Several media outlets, including IDG News Service, the wire service that contributes content to Computerworld, have received Apple's invitation to a press-only event on March 2. The invitation included the grammatically-questionable teaser line, "Come see what 2011 will be the year of."
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Apple will hold the event in San Francisco, at the Yerba Buena Center for the Arts, starting at 10 a.m. PT. The company last hosted a product launch at the center in September 2010, when it debuted the revamped Apple TV.
As is Apple's practice, the invitation lacked any information about what Apple will announce or tout, although the artwork appeared to show an iPad's distinctive volume controls at the upper right of the device.
An iPad 2 launch next week would fit with analysts' expectations that Apple will start selling a new tablet in early April, around the first-year anniversary of the original model's on-sale date.
"The iPad 2 will steal the show," said Brian Marshall, an analyst with Gleacher & Co. "But Apple has a lot of stuff in the hopper, and I expect they'll put several things into this one event. The iPad 2 could be the 'One more thing' [that Apple's famous for]."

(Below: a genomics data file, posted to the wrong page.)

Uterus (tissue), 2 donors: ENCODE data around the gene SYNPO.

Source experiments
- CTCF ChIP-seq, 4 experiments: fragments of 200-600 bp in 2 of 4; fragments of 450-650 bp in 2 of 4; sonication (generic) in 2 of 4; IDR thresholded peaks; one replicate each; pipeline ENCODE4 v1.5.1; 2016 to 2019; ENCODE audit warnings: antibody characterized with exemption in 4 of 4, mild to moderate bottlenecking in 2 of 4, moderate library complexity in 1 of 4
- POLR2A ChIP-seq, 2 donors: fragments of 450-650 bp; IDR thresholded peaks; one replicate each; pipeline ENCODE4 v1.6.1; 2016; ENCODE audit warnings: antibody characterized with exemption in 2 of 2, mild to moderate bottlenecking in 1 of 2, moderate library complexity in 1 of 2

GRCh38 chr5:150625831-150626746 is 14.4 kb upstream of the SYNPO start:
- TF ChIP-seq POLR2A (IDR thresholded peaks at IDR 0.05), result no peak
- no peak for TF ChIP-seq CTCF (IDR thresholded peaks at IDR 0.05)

Ezra Gottheil of Technology Business Research also saw the invitation as confirmation that Apple will start selling the new iPad within a month of next week's launch. "Apple typically announces new products as close to availability as possible," said Gottheil.
Most speculation on changes to the iPad have centered on the addition of one or more cameras to the tablet, which would let users run Apple's FaceTime video calling software. Teardowns of the original model released in 2010 revealed that Apple left room inside the iPad for a front-facing camera.
Last month, Apple said it sold 14.8 million iPads in 2010.
Although the iPad will probably be the focus of next week's event, the teaser may hint at additional news. Apple has said almost nothing, for instance, about Mac OS X 10.7, aka Lion, since it previewed the next edition of its operating system last October.
At the time, CEO Steve Jobs said that Lion would launch "summer 2011," a deadline that would require the OS upgrade to ship by Sept. 21.
Marshall said that talk of Lion next week would "make sense."
But he also went against the grain by saying Apple will trot out a new line of MacBook Pro notebooks on March 2 rather than debut them tomorrow, as many others have bet.
"I think they'll want to maximize the coverage on everything," said Marshall. "They want to continue to drive Mac sales, and give the MacBook Pro its due."
Gregg Keizer covers Microsoft, security issues, Apple, Web browsers and general technology breaking news for Computerworld. Follow Gregg on Twitter at @gkeizer or subscribe to Gregg's RSS feed. His email address is firstname.lastname@example.org.
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